Mohammed al Zawahiri, who is featured at Ansar al Sharia Egypt’s events, has also attempted to rally public support against France’s role in Mali. In January, the younger Zawahiri hosted a protest outside of France’s Embassy in Cairo and threatened the West with retaliation. Banners featuring Zawahiri’s older brother and Osama bin Laden were featured at the event. One of Mohammed al Zawahiri’s followers was also killed while fighting in Mali in May.

In September 2012, just days after the pro-al Qaeda rally in front of the American Embassy in Cairo, Al Bayan published a message from Ashush calling for the makers of the film “Innocence of Muslims” to be killed.

Ansar al Sharia in Egypt, like Ansar al Sharia groups elsewhere, is staunchly opposed to democracy, which it sees as inconsistent with its strict version of Islamic law. In their founding statement, Ansar al Sharia Egypt’s leaders called for the implementation of sharia law. They also said they will work toward “the liberation of the Muslim lands from foreign invasion” and resist “modern colonialism, especially the Zionist-Crusader colonialism that is led by America and the West.”

The latest statement by Mohammed al Zawahiri and his allies is cut from the same cloth as their previous missives.

Thomas Joscelyn is a Senior Fellow at the Foundation for Defense of Democracies and the Senior Editor for FDD's Long War Journal.

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  • gb says:

    When will this guy be turned to ash?

  • Jeff Edelman says:

    The authors make an obvious, yet, powerfully truthful statement. I couldn’t agree more. As they assuredly know the qu’ran well, they are qualified to make this statement. I’m certain they would say that jihad equals islam. This is an important message and should be an alarm for moderates and coexist adherents. But, what may miff these guys most is that this wolf of a political party cloaked in the sheepskin of the word democratic, well do more to establish the caliphate than they ever could. I believe the muslim term for this is: taqqiya.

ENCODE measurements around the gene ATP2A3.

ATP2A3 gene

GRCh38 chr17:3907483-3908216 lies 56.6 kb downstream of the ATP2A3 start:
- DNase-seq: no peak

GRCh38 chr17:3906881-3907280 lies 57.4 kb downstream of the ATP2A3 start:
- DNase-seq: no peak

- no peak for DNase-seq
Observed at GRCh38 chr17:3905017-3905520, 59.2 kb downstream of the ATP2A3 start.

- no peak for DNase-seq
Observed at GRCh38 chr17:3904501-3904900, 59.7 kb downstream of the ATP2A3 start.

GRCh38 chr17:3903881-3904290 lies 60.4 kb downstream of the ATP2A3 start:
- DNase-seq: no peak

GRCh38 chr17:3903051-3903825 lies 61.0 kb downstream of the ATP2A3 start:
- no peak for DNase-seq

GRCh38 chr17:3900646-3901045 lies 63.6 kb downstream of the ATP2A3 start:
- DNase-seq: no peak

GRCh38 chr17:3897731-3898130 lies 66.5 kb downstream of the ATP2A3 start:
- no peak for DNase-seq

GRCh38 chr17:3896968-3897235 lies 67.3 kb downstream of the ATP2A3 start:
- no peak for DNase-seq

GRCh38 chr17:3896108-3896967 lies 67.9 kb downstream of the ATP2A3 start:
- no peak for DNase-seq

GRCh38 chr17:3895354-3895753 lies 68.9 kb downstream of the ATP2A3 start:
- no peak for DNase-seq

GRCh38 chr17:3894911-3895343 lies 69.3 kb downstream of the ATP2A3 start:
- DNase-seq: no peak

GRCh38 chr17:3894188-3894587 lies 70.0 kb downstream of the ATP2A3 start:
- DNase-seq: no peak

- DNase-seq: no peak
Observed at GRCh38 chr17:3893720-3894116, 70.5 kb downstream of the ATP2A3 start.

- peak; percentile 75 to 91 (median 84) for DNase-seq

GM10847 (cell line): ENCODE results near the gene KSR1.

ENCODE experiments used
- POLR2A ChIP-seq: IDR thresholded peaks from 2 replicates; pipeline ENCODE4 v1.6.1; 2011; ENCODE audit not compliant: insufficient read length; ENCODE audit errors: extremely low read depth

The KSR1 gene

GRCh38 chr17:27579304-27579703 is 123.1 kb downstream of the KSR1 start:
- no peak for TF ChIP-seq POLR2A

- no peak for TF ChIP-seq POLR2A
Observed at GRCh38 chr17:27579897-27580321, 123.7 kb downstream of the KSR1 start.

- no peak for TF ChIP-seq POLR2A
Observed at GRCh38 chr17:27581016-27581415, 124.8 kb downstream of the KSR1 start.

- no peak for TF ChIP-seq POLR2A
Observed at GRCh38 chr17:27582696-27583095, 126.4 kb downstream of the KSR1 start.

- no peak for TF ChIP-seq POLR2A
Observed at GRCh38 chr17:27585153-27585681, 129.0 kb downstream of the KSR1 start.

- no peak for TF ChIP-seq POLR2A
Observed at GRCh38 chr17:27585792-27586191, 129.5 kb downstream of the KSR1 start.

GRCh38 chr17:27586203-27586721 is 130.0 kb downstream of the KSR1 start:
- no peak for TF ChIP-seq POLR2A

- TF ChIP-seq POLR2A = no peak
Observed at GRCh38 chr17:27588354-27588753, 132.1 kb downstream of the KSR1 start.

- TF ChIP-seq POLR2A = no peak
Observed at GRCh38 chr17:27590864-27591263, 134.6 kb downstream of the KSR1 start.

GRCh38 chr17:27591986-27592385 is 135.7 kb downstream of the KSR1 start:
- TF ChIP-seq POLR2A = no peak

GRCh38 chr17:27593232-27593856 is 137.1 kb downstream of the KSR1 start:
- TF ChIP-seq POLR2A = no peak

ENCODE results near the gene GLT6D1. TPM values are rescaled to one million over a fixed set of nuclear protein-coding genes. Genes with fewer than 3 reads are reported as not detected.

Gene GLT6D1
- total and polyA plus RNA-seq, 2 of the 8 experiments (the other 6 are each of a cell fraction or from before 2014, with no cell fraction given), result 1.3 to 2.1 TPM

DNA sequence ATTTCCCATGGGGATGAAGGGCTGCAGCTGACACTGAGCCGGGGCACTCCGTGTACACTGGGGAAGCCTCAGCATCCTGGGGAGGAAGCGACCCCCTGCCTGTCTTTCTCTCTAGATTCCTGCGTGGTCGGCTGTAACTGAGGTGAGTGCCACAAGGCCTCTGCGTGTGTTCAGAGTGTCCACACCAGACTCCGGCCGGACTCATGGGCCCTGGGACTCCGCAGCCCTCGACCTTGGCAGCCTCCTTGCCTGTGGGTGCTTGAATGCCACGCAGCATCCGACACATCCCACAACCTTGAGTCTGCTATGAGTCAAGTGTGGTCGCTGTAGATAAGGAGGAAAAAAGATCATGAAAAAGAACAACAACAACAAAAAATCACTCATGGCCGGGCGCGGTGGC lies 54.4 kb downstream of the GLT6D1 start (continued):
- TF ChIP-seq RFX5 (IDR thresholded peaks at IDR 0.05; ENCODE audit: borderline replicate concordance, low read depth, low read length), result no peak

• Mr T says:

    “Jihad and Democracy are opposites and don’t mix,”
    Of course they would say that. They want to be the dictators that make all the rules so they can be the ones in power. Their personal ambitions are greater than any religious idealism. They just don’t want you to know that. Hypocrites.

  • Stephen says:

    What sort of statements did they make about the 1.3 billion the Americans were going to give Egypt each year …
    I think “the Filthy” market should think again about it’s taxpayer money…

  • Paul D says:

    True Islamists don’t believe in democracy.
    The WOT is about some people want Sharia Law Gods law whilst some people want democracy man made law.

  • mike merlo says:

    how cute, an ideological ‘cat fight.’ May the Mensheviks or Brownshirts prevail. Then again who really cares because at the ‘end of the day’ a “Night Of The Long Knives” is fate awaiting all these beasts.

  • Kent Gatewood says:

    Is there any sub group of Islam for whom democracy is acceptable? Village elders, terror group leaders meeting in council…?

  • sundoesntirse says:

    He will not be turned to ash until he shows up in a theater of war, something he probably will never do considering he feels comfortable enough to preach from the mosques and give speeches. He does not want to lose his life.
    Taqiyya is a mostly Shia practice, although apparently some Sunnis feel they too have justification for it: The justification that lying is permissible a) if you are lying to disbelievers and b) if it serves the purpose of spreading Islam.
    And as for Mr T said, well, some people believe the definition of “Dictator” should be a person, or group of people (council, body, union, etc) that rule without a legislature. The thing is though, is what if these guys eventually take full power and claim the Quran as their legislature, interpreted by councils of “approved” clerics? They would be unstoppable, in a society like Egypt speaking up against Islam is socially interwoven into them as a bad thing to do.
    There is a secular opposition in Egypt but it has gotten almost nowhere in the past 2 years. They have the approval of more privileged urban youth, as well as a large portion of Copts. But they have no power when it comes to influencing law or politics. Judges continuously rule against Pres. Morsi but he just circumvents legal rulings by using executive decrees to push through what he wants.

  • o3 says:

    its true (tho often denied) that ideologues & some societies are not developed enough for democracy.
    for you see, a robust democracy must suffer ideologues while the reverse is not true.

  • noone says:

    I think “the Filthy” market should think again about it’s taxpayer money…